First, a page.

Several states, CDC, and the U.S. Food and Drug Administrationexternal icon (FDA) have completed investigation of a multistate outbreak of foodborne hepatitis A. Hepatitis A is a contagious liver disease that results from infection with the hepatitis A virus. It can range in severity from a mild illness lasting a few weeks to a severe illness lasting several months. Although rare, people have died from infection with hepatitis A. Symptoms appear between 15 and 50 days after infection and can include yellow eyes or skin, abdominal pain, or pale stool.
Epidemiologic and traceback evidence indicate frozen strawberries imported from Egypt were the likely source of this outbreak.In interviews, nearly all ill people interviewed reported drinking smoothies containing strawberries at Tropical Smoothie Café locations prior to August 8 in a limited geographical area, including Maryland, North Carolina, Virginia, and West Virginia, but there have been a small number of cases outside of that geographic area with no Tropical Smoothie Café exposure.
Information available at this time does not indicate an ongoing risk of acquiring hepatitis A virus infection at Tropical Smoothie Café’s, as the contaminated food product has been removed as of August 8. As of December 13, 2016:143 people with hepatitis A have been reported from nine states: Arkansas (1), California (1), Maryland (12), New York (5), North Carolina (4), Oregon (1), Virginia (109), West Virginia (7), and Wisconsin (3).
129 of these cases reported eating a smoothie from Tropical Smoothie Café. There have been no cases reporting illness from this same exposure since September 23, 2016.14 cases had no direct exposure to Tropical smoothie café. The latest illness onset date among these cases was October 25, 2016. 56 ill people were hospitalized. No deaths were reported.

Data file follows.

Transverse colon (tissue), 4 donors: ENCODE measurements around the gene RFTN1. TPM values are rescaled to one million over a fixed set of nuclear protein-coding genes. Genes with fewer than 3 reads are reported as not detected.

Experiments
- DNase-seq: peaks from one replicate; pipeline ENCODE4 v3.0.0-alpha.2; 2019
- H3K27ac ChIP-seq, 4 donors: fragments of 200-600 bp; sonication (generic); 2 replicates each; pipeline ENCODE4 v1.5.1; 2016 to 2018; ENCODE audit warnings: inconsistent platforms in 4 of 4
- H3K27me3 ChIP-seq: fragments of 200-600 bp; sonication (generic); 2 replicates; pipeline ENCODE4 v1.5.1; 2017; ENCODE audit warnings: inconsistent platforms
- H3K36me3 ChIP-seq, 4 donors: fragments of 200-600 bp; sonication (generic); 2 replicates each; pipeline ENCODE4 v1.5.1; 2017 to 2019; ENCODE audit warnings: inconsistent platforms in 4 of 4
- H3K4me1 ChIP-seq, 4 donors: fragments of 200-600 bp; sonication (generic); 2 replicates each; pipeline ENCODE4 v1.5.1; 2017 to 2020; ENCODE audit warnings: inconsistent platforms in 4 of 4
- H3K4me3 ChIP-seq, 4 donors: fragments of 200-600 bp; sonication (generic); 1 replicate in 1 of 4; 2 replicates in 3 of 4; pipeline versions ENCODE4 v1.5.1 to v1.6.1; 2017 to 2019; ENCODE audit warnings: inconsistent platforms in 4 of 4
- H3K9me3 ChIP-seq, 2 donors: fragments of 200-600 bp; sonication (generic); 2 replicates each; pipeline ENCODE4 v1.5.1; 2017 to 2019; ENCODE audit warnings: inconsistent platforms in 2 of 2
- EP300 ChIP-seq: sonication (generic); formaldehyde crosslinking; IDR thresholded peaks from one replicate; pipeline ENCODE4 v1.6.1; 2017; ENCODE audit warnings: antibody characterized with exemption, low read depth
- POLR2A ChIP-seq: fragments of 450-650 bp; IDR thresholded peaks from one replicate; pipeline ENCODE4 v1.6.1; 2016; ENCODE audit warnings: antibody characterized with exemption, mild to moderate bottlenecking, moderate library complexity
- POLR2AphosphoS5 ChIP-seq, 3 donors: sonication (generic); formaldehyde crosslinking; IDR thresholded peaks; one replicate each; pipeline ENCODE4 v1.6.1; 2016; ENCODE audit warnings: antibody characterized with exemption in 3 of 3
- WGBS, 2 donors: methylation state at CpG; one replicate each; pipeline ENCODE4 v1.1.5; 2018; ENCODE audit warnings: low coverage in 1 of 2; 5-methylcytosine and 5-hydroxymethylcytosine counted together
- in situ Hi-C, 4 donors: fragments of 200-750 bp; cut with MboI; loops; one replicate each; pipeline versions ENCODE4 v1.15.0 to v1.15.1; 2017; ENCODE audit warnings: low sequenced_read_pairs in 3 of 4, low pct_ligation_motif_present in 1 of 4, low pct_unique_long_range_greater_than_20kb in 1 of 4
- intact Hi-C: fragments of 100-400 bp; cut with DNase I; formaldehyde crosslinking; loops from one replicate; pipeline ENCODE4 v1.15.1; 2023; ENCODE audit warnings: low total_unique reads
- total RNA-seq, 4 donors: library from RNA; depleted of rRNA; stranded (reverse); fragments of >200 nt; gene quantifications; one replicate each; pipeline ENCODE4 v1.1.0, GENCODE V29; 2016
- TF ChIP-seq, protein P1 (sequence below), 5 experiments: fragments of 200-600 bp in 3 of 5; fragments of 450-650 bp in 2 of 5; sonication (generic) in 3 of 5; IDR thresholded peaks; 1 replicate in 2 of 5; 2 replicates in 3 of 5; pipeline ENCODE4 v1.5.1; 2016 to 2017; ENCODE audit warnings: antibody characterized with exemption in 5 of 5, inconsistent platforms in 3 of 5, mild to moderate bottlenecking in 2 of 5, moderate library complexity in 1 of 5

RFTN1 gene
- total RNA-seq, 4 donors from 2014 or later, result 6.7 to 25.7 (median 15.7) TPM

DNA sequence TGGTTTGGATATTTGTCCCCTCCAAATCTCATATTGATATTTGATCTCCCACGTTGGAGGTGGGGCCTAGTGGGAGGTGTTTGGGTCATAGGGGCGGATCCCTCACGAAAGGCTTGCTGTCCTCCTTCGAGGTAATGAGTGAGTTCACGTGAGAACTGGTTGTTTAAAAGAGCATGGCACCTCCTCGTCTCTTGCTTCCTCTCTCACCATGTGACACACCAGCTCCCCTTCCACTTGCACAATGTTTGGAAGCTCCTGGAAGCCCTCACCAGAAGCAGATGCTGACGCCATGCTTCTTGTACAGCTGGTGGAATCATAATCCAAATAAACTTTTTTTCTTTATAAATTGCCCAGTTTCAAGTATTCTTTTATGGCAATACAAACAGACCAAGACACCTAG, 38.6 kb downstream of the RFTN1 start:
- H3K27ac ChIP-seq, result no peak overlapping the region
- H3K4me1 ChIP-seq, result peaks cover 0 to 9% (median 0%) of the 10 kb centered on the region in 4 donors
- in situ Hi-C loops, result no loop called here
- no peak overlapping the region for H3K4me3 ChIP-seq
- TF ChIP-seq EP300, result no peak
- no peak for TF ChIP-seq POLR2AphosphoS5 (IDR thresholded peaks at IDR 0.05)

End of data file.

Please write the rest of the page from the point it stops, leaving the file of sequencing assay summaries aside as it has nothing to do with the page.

FDA traceback information indicated that the frozen strawberries served in the Tropical Smoothie Café locations were from the International Company for Agricultural Production & Processing (ICAPP), imported from Egypt. On August 8, 2016, Tropical Smoothie Café reported that they removed the Egyptian frozen strawberries from their restaurants in Maryland, North Carolina, Virginia, and West Virginia and switched to another supplier out of an abundance of caution. Information available at this time does not indicate an ongoing risk of hepatitis A virus infection at Tropical Smoothie Cafes.
On October 30, 2016, the International Company for Agricultural Production & Processing (ICAPP) recalled all of its frozen strawberries that were imported into the U.S. since January 1, 2016. The recalled products were distributed for sale to and use in food service establishments nationwide.The FDA reports that hepatitis A virus contamination was found in multiple samples of ICAPP frozen strawberries.
This investigation is considered complete.